Induction vs Gas – Which Hob Is Best?
The question which is best, an induction or gas hob? is one I get asked almost daily. It’s a seemingly simple question, but one that can completely divide people. It can even cause arguments in some households!
Ultimately, the decision between induction and gas is down to personal preference. It’s usually a matter of the user’s cooking style and the look they want to achieve for their kitchen.
This post will explore and weigh up the pros and cons of both induction and gas hobs. So, by the end of reading this, you should be able to make the right choice for your kitchen and cooking needs.
What Is An Induction Hob?
An induction hob is a type of cooktop that uses electromagnetism to heat up and cook food.
Induction hobs are smooth and flat and can come in a variety of shapes and sizes. The shape, size and variety of cooking features available will depend on the make and model of the induction hob.
But how does it work?
Underneath each zone of the induction hob is a tightly wound copper coil. When the hob is switched on, the electricity will flow through this coil, creating a high frequency alternating magnetic field.
This electromagnetic field will create a reaction between the induction zone on the hob and the bottom of the pan. For this reaction to occur, induction hobs require special pans that have a magnetic metal base.
When a pan is placed on the hob, the electromagnetic field flows into the pan and generates a current inside of it. It is this current inside the pan that generates heat. The heat generated in the pan then transfers to the food or liquid for cooking or heating.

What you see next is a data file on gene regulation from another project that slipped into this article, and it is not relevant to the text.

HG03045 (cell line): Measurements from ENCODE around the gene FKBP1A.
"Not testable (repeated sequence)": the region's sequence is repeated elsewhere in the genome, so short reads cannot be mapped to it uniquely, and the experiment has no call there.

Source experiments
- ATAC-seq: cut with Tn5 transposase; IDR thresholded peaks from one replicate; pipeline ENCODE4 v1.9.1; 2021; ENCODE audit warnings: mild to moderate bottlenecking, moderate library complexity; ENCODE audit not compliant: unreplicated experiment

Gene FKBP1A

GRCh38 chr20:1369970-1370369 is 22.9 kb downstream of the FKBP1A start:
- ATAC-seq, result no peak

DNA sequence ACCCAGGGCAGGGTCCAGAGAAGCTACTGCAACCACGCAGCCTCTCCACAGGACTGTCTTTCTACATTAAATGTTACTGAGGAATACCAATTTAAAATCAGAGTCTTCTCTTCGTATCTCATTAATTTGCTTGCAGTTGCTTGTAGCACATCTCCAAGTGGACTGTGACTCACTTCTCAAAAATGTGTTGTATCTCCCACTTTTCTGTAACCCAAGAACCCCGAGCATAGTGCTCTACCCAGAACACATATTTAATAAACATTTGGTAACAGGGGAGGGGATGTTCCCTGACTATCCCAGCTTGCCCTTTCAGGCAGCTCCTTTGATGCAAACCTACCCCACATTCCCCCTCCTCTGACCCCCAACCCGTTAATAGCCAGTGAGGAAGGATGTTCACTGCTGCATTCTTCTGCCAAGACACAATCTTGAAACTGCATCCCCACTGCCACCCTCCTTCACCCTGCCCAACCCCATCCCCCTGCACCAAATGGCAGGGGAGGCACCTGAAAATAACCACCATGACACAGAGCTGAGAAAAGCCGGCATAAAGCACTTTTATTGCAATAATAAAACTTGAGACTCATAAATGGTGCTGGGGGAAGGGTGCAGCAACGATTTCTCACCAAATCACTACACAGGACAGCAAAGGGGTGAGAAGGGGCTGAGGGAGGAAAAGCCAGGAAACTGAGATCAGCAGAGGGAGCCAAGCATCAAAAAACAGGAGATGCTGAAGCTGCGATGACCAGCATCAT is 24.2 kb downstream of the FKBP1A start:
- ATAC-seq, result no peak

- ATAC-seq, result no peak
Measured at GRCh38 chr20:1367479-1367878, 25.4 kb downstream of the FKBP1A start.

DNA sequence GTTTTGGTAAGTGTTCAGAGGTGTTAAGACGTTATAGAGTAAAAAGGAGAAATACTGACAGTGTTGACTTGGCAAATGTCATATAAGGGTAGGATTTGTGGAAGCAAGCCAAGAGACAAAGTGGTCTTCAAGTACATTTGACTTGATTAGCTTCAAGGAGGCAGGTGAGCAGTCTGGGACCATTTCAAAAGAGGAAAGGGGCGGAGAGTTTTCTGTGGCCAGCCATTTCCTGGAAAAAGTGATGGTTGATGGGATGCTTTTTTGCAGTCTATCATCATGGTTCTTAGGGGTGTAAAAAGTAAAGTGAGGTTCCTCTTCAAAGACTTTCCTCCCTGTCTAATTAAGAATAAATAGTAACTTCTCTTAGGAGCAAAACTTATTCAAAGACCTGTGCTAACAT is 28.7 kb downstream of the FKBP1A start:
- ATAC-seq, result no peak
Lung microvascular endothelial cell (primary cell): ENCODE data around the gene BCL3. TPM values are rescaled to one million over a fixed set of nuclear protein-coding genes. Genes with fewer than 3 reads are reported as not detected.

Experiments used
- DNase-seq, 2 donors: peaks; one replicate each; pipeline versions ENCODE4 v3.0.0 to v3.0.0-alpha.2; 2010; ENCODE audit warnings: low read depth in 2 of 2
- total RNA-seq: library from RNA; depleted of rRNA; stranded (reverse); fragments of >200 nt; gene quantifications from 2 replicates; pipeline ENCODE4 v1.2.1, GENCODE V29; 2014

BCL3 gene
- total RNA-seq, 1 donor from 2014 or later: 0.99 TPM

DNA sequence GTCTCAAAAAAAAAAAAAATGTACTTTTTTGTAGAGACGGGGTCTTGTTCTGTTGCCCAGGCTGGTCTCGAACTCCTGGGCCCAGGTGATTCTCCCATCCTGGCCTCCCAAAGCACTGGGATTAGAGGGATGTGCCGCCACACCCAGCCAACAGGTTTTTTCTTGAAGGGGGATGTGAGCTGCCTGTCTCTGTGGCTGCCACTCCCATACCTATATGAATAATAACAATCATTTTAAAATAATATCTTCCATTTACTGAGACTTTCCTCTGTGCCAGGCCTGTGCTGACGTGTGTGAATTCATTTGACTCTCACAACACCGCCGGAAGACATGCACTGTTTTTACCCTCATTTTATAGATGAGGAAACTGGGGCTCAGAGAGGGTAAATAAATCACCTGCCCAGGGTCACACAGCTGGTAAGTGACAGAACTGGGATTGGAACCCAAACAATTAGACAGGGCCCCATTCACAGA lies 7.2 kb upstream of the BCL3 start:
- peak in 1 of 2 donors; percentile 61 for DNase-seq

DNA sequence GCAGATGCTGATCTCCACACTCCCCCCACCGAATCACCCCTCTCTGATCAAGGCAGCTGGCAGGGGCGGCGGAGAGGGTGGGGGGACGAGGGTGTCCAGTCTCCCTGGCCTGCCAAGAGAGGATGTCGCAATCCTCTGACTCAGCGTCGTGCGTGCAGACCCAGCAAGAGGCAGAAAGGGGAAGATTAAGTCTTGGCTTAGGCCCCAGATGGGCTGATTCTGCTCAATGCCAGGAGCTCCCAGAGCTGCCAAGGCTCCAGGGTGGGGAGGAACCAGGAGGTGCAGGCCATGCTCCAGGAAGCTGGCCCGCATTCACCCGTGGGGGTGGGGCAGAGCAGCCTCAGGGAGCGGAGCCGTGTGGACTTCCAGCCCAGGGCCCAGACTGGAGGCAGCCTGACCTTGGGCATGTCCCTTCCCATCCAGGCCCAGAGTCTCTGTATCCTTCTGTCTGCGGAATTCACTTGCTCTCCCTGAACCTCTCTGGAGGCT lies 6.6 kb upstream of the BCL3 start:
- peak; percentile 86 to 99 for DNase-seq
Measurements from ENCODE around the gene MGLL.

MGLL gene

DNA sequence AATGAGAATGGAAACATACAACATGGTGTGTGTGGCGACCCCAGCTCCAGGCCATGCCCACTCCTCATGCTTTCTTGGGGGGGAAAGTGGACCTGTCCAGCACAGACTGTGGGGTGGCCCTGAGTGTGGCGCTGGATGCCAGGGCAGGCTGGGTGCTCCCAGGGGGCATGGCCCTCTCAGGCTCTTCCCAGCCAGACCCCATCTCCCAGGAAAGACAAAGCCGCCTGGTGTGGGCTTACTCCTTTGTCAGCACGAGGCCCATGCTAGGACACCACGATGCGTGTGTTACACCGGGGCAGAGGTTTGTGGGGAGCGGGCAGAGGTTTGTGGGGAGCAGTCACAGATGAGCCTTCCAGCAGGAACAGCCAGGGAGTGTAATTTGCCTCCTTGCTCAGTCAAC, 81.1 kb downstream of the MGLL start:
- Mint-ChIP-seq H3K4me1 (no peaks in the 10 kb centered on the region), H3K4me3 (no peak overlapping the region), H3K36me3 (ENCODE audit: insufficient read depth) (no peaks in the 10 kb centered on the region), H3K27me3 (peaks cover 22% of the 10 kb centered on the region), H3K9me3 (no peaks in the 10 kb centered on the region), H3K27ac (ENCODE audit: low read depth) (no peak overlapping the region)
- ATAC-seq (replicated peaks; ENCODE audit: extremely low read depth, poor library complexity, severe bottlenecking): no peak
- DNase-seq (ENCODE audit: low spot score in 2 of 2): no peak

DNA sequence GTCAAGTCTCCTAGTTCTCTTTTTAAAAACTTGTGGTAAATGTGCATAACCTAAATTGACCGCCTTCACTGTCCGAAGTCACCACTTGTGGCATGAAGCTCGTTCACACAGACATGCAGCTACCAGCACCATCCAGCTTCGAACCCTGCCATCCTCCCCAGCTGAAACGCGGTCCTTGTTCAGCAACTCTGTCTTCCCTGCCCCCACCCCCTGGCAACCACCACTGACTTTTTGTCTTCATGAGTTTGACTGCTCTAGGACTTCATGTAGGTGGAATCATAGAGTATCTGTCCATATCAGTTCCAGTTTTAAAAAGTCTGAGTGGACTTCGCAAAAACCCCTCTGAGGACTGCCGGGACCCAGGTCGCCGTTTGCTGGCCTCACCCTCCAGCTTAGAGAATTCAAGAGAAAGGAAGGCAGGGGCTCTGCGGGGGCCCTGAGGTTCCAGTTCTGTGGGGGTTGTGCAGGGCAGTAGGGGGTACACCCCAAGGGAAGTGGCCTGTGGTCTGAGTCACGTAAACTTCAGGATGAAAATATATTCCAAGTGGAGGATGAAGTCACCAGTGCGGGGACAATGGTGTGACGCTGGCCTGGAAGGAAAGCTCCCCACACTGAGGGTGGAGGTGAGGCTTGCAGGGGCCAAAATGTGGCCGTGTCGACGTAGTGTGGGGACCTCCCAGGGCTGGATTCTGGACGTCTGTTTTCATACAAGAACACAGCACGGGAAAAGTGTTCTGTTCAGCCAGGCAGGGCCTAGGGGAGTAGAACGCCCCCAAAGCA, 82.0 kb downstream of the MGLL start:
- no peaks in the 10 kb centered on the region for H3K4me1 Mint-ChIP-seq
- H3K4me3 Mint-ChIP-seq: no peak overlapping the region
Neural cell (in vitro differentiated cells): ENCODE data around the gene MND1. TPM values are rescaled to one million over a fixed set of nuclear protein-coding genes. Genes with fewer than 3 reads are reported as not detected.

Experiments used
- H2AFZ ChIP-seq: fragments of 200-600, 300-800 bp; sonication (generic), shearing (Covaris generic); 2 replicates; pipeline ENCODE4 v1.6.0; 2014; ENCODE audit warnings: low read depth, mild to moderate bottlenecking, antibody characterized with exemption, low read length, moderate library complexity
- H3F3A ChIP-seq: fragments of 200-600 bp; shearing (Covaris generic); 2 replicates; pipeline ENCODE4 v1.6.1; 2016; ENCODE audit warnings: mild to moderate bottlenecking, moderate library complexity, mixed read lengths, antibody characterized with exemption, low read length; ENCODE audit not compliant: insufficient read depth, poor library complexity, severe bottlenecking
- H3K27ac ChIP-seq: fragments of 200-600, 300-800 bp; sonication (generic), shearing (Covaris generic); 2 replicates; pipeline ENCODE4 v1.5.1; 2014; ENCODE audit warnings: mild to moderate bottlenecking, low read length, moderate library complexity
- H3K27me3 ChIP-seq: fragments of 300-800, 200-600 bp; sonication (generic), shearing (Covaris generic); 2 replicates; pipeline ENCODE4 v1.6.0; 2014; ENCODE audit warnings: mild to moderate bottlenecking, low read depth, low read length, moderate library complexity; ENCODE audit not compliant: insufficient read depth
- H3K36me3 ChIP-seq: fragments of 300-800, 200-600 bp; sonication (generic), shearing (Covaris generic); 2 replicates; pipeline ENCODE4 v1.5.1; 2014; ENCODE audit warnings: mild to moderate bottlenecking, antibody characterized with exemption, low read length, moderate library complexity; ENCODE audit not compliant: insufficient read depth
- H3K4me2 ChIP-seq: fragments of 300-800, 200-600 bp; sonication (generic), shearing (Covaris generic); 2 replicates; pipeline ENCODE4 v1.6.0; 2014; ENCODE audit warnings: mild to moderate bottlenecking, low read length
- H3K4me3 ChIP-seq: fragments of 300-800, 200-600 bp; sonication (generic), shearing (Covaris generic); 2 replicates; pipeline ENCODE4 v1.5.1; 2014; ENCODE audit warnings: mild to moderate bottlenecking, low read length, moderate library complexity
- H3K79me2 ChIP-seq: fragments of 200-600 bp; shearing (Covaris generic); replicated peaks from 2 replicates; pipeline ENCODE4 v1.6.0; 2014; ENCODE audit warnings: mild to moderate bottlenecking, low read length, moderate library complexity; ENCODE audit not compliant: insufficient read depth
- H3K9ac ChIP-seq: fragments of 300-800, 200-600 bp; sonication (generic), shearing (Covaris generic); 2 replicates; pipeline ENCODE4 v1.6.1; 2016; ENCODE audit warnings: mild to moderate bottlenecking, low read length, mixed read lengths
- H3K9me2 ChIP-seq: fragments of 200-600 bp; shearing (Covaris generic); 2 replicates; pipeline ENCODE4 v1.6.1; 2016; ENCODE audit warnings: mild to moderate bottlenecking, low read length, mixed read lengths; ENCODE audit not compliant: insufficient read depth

For more information on induction hobs, check out my post
Pros and Cons of Induction Hobs.
What Is A Gas Hob?
Cooking on gas is probably what most people are used to. These hobs have been around for a long time and are often quoted as being the chef’s choice, as you get instant heat and flame cooking ability.
Explaining how gas hobs work is much simpler than induction. Gas comes up through the burner rings, which is then ignited by a lighter spark operated through the knob. This spark is that familiar clicking noise you hear when turning on a gas hob.
Cooking with gas hobs is quick, controllable and you don’t need to worry about having any particular pots and pans for it to work. It’s also easy to change temperatures for adjustments while cooking.
Induction vs Gas Hob
Here are five key considerations for choosing a hob/cooktop, as well as pros and cons for each of these key points.
Generally speaking, induction hobs will cost more than gas hobs when purchasing the appliance itself.
However, you should also consider the fitting cost. If you don’t already have a gas supply, having one installed can be a costly endeavour (or may not even be possible), depending on your circumstances.
The same may be true for induction. Unless you opt for a lower-powered 13 amp plug-and-play hob, you will need to have a bigger dedicated cable to supply power to the hob. If you don’t already have the necessary cables in place, this could also be costly.
Considering a 13 amp induction hob? Find out more in my post
Can you get a 13 amp induction hob?
Another price consideration is whether you will need new pots and pans – a necessity if you decide to go with induction. As induction hobs work on electromagnetism, they require the bottoms of the pans to be magnetic. Otherwise, they simply won’t work on the hob.
A watched kettle never boils. Neither does a nonmagnetic one on induction.
So, if the price is a deciding factor, don’t forget to consider these other cost implications, and make sure you check if it’s even possible to install a certain hob in your home before finding your dream one.